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What About ERISA’s Tort Liability Pre-Emption?

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In addition to largely ignoring tort reform, the health reform process is ignoring the hash that Congress and courts previously have made of ERISA’s pre-emption of state tort suits against health insurers.  Readers will recall that, according to AETNA v. Davila, 542 U.S. 200 (2004), personal injuries caused by insurance claims denials cannot be adequately redressed either under state law or federal law, due to ERISA’s complete pre-emption of the former, and it’s stingy remedies for personal injury under the latter.

Years ago, it appeared there might be bipartisan support for fixing this problem, as part of “patients’ bill of rights” legislation, but that was side-tracked by 9/11 and Congress never came back to it.  So one might have thought Congress would take up this legal lacuna now.

Not so.  H.R. 3962, the House-passed reform bill, specifically states that ERISA law is preserved for employer-sponsored plans.  Phyllis Borzi, the head of ERISA, commented recently that it’s “a tragedy” not to fix this problem, and Republican Rep. Shadegg (Az.) has made it his cause to highlight this shortcoming, as grounds to oppose the House bill.

What about individual plans sold through the new exchange?  Under the House bill, they would be subject to state tort suits.  But, legal minds might ask, what about employer-sponsored plans sold through the exchange?  Here’s what the bill says (sec. 251):

in the case of employment-based health plans, the requirements of this title do not supercede any requirements applicable under [ERISA], or State law.  . . . In the case of health insurance coverage offered through the Health Insurance Exchange, the requirements of this title do not supercede . . . individual rights and remedies under State laws. . . . Nothing in [this] paragraph shall be construed as preventing the application of rights and remedies under State laws to health insurance issuers generally . . . . The previous sentence shall not be construed as providing for the applicability of rights or remedies under State laws with respect to requirements applicable to employers or other plan sponsors in connection with arrangements which are treated as group health plans under [ERISA].

You can tell that Congress is trying to say something here, but damned if I can figure out exactly what it is.  But here’s what I think it might be:  1) for insurance sold outside of the exchange, ERISA law and its preemption remains the same.  2) for insurance sold inside the exchange, ERISA preemption is rolled back, and state law applies – even if the coverage might be employer-sponsored in some fashion.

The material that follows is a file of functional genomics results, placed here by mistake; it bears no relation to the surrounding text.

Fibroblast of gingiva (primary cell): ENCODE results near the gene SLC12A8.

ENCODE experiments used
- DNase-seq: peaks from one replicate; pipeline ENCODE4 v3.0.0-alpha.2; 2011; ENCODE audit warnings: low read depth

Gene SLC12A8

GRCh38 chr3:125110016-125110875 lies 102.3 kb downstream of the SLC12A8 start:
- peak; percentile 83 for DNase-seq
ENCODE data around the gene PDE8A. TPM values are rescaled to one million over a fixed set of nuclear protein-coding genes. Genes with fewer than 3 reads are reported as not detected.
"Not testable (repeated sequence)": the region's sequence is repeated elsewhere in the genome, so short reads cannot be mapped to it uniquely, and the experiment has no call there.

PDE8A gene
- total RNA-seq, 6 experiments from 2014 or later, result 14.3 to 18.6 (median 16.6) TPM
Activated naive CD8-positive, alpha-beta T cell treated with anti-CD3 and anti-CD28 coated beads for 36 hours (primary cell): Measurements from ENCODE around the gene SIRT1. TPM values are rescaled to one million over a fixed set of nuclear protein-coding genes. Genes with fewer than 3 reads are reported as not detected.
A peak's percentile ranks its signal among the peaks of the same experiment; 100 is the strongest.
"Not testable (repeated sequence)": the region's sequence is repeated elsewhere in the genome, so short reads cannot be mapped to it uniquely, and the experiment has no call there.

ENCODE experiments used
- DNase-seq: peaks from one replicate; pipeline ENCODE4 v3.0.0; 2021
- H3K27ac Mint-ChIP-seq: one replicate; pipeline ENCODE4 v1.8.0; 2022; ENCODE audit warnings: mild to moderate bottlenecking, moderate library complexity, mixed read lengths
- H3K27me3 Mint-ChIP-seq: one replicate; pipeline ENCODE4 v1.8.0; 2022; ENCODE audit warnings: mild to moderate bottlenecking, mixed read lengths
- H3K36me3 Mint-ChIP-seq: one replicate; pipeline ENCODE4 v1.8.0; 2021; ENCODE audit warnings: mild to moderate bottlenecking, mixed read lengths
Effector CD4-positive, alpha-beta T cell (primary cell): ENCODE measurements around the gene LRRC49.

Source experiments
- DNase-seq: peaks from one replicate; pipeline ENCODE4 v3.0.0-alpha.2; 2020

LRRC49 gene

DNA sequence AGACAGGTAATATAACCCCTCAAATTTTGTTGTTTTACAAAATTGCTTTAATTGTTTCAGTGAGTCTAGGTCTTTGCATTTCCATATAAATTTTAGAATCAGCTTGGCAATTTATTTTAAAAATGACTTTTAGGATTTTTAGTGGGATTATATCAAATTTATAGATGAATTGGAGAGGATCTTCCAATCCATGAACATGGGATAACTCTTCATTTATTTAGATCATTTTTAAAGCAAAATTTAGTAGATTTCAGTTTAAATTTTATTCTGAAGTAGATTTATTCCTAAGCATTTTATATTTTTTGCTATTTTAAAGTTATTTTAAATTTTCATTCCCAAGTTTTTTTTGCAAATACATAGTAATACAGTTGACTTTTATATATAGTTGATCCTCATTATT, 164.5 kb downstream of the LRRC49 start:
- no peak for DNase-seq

But, one can’t be sure, since ERISA’s definition of employer-sponsorship is so tricky.  For instance, it’s possible to interpret ERISA as covering individual insurance in some circumstances, if paid for by employers.  So, it’s not out of the realm of possibility that an employer subsidy for an exchanged-purchased insurance might fall under ERISA’s orbit.  In that case, good luck making sense of the convoluted legislative language above.  But, perhaps the shift of enrollment to the preemption-free zone of the exchange will help to highlight the inequities of inconsistent legal regimes between state and federal law.

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  • Richard Johnston says:

    Mr. Hall,

    The bill incorporates ERISA’s definition of a “group health plan,” which is found at 29 USC 1191b:

    “…an employee welfare benefit plan to the extent that the plan provides medical care … to employees or their dependents…”

    As you note the definition of “employee welfare benefit plan” is a bit on the murky side, and the possibility exists that some individual policies with any employer contribution or involvement may be swept in as an “employment-based health plan.” But I would expect the specific reference to any coverage sold through the Exchange would trump the convoluted path to preemption by going through ERISA definitions of “employee welfare benefit plan” to “group health plan” to “employment-based health plan in HR 3962. I would argue that if it’s sold through the Exchange then that makes state law applicable by the express terms of the provision, never mind about employer contributions. Section 251 says nothing in a particular paragraph (it says “nothing in paragraphs 1 or 2,” although the provision itself is paragraph 2 of section 251 — an apparent relic of previous editing) shall be deemed to affect section 514 preemption, but that does not sweep in the paragraph describing Exchange-purchased plans and the preservation of state law there.

    So I think Exchange-purchased plans are probably safe from preemption given the current language. Hope I am right — I hate ERISA. BTW I discussed your post today at

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